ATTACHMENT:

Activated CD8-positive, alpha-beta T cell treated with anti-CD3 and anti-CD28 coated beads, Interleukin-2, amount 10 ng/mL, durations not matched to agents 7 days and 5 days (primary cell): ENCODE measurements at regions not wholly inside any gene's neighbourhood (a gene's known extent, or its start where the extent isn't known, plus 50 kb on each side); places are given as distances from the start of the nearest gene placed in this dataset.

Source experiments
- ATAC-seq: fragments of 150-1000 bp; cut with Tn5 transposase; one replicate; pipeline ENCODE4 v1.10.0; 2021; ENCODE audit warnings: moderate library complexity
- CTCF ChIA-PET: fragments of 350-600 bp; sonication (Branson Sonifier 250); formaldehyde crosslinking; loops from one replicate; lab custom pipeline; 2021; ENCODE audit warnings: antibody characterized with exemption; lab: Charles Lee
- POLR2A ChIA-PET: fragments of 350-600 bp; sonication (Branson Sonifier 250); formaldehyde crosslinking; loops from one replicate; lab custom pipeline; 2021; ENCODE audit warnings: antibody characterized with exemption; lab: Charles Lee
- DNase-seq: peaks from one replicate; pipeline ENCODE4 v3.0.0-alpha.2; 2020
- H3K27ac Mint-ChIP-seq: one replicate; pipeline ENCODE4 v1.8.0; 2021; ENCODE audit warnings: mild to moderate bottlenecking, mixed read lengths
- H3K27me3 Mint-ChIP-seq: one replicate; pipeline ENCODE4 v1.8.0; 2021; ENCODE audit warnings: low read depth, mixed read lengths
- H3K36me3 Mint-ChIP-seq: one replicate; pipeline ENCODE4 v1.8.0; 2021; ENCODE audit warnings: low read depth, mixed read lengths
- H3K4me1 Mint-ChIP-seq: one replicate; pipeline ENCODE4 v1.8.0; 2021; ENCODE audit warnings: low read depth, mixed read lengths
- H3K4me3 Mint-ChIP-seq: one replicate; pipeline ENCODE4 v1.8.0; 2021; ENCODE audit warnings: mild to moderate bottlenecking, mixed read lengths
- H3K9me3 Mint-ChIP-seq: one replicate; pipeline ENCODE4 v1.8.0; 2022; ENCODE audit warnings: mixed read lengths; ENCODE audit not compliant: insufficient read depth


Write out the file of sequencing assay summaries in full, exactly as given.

Activated CD8-positive, alpha-beta T cell treated with anti-CD3 and anti-CD28 coated beads, Interleukin-2, amount 10 ng/mL, durations not matched to agents 7 days and 5 days (primary cell): ENCODE measurements at regions not wholly inside any gene's neighbourhood (a gene's known extent, or its start where the extent isn't known, plus 50 kb on each side); places are given as distances from the start of the nearest gene placed in this dataset.

Source experiments
- ATAC-seq: fragments of 150-1000 bp; cut with Tn5 transposase; one replicate; pipeline ENCODE4 v1.10.0; 2021; ENCODE audit warnings: moderate library complexity
- CTCF ChIA-PET: fragments of 350-600 bp; sonication (Branson Sonifier 250); formaldehyde crosslinking; loops from one replicate; lab custom pipeline; 2021; ENCODE audit warnings: antibody characterized with exemption; lab: Charles Lee
- POLR2A ChIA-PET: fragments of 350-600 bp; sonication (Branson Sonifier 250); formaldehyde crosslinking; loops from one replicate; lab custom pipeline; 2021; ENCODE audit warnings: antibody characterized with exemption; lab: Charles Lee
- DNase-seq: peaks from one replicate; pipeline ENCODE4 v3.0.0-alpha.2; 2020
- H3K27ac Mint-ChIP-seq: one replicate; pipeline ENCODE4 v1.8.0; 2021; ENCODE audit warnings: mild to moderate bottlenecking, mixed read lengths
- H3K27me3 Mint-ChIP-seq: one replicate; pipeline ENCODE4 v1.8.0; 2021; ENCODE audit warnings: low read depth, mixed read lengths
- H3K36me3 Mint-ChIP-seq: one replicate; pipeline ENCODE4 v1.8.0; 2021; ENCODE audit warnings: low read depth, mixed read lengths
- H3K4me1 Mint-ChIP-seq: one replicate; pipeline ENCODE4 v1.8.0; 2021; ENCODE audit warnings: low read depth, mixed read lengths
- H3K4me3 Mint-ChIP-seq: one replicate; pipeline ENCODE4 v1.8.0; 2021; ENCODE audit warnings: mild to moderate bottlenecking, mixed read lengths
- H3K9me3 Mint-ChIP-seq: one replicate; pipeline ENCODE4 v1.8.0; 2022; ENCODE audit warnings: mixed read lengths; ENCODE audit not compliant: insufficient read depth